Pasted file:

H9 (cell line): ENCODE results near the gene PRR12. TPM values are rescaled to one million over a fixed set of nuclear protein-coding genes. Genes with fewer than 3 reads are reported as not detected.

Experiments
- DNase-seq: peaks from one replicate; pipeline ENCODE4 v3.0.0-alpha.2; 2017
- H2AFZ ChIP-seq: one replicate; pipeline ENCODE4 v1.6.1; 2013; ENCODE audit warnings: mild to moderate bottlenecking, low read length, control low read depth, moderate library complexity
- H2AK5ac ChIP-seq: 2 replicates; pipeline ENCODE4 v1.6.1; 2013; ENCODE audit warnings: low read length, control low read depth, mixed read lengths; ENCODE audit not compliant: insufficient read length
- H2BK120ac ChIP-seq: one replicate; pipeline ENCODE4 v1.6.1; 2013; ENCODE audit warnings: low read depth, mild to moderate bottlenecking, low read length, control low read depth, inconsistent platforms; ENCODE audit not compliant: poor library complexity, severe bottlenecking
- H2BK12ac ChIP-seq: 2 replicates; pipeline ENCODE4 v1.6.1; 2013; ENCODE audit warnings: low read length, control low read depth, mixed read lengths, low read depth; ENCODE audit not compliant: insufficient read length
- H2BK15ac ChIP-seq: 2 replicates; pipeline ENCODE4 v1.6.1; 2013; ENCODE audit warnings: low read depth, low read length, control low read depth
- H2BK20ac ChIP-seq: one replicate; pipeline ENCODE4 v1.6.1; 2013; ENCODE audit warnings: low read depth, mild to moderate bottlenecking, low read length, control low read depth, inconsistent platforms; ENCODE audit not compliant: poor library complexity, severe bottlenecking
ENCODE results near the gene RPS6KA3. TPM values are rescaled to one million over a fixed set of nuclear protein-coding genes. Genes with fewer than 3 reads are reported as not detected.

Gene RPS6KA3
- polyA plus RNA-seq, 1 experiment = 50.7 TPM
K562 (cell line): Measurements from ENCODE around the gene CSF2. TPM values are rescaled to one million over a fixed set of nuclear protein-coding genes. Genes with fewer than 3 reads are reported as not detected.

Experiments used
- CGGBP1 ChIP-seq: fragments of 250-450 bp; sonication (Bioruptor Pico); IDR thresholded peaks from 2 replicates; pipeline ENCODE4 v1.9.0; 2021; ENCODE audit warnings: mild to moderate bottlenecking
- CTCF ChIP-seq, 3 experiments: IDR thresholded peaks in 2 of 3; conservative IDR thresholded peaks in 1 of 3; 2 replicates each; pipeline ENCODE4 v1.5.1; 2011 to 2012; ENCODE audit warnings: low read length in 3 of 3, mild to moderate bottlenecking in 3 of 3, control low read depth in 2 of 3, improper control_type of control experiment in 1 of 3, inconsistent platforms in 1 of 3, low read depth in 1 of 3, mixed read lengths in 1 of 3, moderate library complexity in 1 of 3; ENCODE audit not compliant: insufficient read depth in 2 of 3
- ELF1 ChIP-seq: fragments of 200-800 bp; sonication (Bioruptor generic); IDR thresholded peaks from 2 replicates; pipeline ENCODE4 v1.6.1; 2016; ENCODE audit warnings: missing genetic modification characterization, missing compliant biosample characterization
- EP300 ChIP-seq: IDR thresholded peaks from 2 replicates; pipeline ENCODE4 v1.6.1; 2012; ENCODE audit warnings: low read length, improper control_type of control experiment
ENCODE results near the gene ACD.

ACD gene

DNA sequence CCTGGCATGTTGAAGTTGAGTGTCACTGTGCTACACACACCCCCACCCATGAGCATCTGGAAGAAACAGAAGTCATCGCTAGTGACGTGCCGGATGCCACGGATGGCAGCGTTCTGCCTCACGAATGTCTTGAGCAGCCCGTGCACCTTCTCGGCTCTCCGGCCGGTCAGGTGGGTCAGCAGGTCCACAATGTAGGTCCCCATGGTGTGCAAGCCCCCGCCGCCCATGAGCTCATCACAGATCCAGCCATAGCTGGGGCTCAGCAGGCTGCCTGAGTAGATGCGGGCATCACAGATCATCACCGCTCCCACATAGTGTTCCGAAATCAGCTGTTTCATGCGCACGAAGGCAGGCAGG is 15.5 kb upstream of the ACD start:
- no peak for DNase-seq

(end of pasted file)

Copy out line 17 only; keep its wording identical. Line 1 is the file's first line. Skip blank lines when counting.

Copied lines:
- ELF1 ChIP-seq: fragments of 200-800 bp; sonication (Bioruptor generic); IDR thresholded peaks from 2 replicates; pipeline ENCODE4 v1.6.1; 2016; ENCODE audit warnings: missing genetic modification characterization, missing compliant biosample characterization